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PLoS One. 2017 Dec 27;12(12):e0187741. doi: 10.1371/journal.pone.0187741. eCollection 2017.

Circulating sex hormones in relation to anthropometric, sociodemographic and behavioural factors in an international dataset of 12,300 men.

Author information

1
Cancer Epidemiology Unit, Nuffield Department of Population Health, University of Oxford, Oxford, United Kingdom.
2
Division of Cancer Epidemiology and Genetics, U.S. National Cancer Institute, Bethesda, MD, United States of America.
3
Department of Epidemiology and Biostatistics, University of California-San Francisco, San Francisco, CA, United States of America.
4
Department of Urology, University of California-San Francisco, San Francisco, CA, United States of America.
5
Program in Epidemiology, Fred Hutchinson Cancer Research Center, Seattle, WA, United States of America.
6
Child Health and Development Studies, Public Health Institute, Berkeley, CA, United States of America.
7
School of Social and Community Medicine, University of Bristol, Bristol, United Kingdom.
8
Intramural Research Program, National Institute on Aging, Bethesda, MD, United States of America.
9
Department of Family Medicine and Public Health, University of California, San Diego, CA, United States of America.
10
Cancer Epidemiology Centre, Cancer Council Victoria, Melbourne, Victoria, Australia.
11
Centre for Epidemiology and Biostatistics, Melbourne School of Population and Global Health, The University of Melbourne, Victoria, Australia.
12
SWOG Statistical Center, Fred Hutchinson Cancer Research Center, Seattle, WA, United States of America.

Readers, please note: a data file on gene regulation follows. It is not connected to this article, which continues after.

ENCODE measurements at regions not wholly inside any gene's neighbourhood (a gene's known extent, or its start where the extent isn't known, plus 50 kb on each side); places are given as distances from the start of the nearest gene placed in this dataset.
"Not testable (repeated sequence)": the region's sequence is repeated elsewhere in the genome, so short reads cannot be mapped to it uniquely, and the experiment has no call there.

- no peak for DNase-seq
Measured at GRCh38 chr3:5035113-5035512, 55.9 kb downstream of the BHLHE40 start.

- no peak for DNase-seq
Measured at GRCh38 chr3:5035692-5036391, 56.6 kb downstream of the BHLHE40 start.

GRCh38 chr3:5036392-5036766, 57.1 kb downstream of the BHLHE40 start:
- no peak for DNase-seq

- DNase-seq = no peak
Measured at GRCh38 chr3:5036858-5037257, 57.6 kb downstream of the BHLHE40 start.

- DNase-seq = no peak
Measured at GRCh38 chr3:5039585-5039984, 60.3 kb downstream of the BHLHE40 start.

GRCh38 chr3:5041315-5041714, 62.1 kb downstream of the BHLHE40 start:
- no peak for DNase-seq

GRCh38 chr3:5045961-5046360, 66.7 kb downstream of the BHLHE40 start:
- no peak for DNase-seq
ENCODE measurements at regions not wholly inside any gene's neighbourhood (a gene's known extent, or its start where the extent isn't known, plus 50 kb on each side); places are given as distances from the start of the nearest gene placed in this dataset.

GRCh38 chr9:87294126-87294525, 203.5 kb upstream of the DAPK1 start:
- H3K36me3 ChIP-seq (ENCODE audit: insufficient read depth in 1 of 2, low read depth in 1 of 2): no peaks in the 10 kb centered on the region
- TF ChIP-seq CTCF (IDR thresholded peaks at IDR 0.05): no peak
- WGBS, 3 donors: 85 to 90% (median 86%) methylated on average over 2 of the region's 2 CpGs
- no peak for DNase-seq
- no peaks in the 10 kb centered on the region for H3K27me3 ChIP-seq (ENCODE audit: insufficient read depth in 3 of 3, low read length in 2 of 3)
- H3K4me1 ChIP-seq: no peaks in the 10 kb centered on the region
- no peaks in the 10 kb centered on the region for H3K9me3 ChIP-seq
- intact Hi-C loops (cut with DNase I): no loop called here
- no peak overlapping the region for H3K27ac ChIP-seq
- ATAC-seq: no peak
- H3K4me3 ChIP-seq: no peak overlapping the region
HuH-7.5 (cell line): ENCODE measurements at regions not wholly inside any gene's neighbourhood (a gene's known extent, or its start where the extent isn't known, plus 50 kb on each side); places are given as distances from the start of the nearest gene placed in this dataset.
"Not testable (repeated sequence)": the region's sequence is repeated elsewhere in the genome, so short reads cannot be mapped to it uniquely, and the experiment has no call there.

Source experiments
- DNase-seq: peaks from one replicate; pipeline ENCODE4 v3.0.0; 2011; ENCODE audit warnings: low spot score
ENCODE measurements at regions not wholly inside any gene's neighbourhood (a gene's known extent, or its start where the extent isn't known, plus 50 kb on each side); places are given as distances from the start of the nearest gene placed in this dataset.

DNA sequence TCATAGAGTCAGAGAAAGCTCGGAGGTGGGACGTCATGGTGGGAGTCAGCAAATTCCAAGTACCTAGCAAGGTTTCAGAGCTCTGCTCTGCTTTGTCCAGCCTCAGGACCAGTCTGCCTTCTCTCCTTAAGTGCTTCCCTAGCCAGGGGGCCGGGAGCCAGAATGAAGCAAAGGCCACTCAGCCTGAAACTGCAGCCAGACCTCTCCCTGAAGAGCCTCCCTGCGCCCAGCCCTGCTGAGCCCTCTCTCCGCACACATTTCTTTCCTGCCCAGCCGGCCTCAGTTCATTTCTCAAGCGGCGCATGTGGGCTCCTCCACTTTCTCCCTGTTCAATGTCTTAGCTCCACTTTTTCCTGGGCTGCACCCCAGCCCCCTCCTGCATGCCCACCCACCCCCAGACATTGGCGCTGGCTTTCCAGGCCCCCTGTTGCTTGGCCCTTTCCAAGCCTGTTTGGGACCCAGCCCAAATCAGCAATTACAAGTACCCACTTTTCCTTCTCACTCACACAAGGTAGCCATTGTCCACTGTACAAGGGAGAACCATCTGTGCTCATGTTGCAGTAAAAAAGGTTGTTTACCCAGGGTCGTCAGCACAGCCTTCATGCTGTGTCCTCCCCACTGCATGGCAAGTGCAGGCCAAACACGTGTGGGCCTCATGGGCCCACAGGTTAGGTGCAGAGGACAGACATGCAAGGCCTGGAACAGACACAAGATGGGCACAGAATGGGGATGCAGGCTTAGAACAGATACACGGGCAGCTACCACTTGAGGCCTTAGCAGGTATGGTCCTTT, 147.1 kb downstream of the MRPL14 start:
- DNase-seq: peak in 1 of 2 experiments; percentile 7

13
Division of Research, Kaiser Permanente Northern California, Oakland, CA, United States of America.
14
Department of Preventive Medicine, Norris Comprehensive Cancer Center, Keck School of Medicine, University of Southern California, Los Angeles, CA, United States of America.
15
School of Clinical Sciences, Faculty of Health Science, University of Bristol, Bristol, United Kingdom.
16
Division of Cancer Epidemiology, German Cancer Research Centre, Heidelberg, Germany.
17
Department of Health, National Institute for Health and Welfare, Helsinki, Finland.
18
University of Hawaii Cancer Center, University of Hawaii, Honolulu, HI, United States of America.
19
Department of Public Health, University of Occupational and Environmental Health, Kitakyushu, Japan.
20
Finnish Cancer Registry, Institute for Statistical and Epidemiological Cancer Research, Helsinki, Finland.
21
Department of Oncology, Helsinki University Central Hospital, Helsinki, Finland.
22
Department of Neurology, University of Tennessee Health Science Center, Memphis, TN, United States of America.
23
Japan-Hawaii Cancer Study, Kuakini Medical Center, Honolulu, HI, United States of America.
24
Department of Health Sciences, University of York, York, United Kingdom.
25
Division of Urologic Oncology, University of California San Diego Moores Cancer Center, San Diego, CA, United States of America.
26
Department of Epidemiology, Julius Center for Health Sciences and Primary Care, University Medical Center Utrecht, Netherlands.
27
MRC-PHE Centre for Environment and Health, Department of Epidemiology and Biostatistics, School of Public Health, Imperial College, London, United Kingdom.
28
Department of Epidemiology, Johns Hopkins University Bloomberg School of Public Health, Baltimore, MD, United States of America.
29
School of Public Health, Imperial College London, London, United Kingdom.
30
Department of Clinical and Biological Sciences, University of Turin, Orbassano, Italy.
31
Unit of Epidemiology, Regional Health Service ASL TO3, Grugliasco, Italy.
32
Biomarkers Group, International Agency for Research on Cancer, Lyon, France.
33
Epidemiology and Prevention Group, Center for Public Health Sciences, National Cancer Center, Tokyo, Japan.
34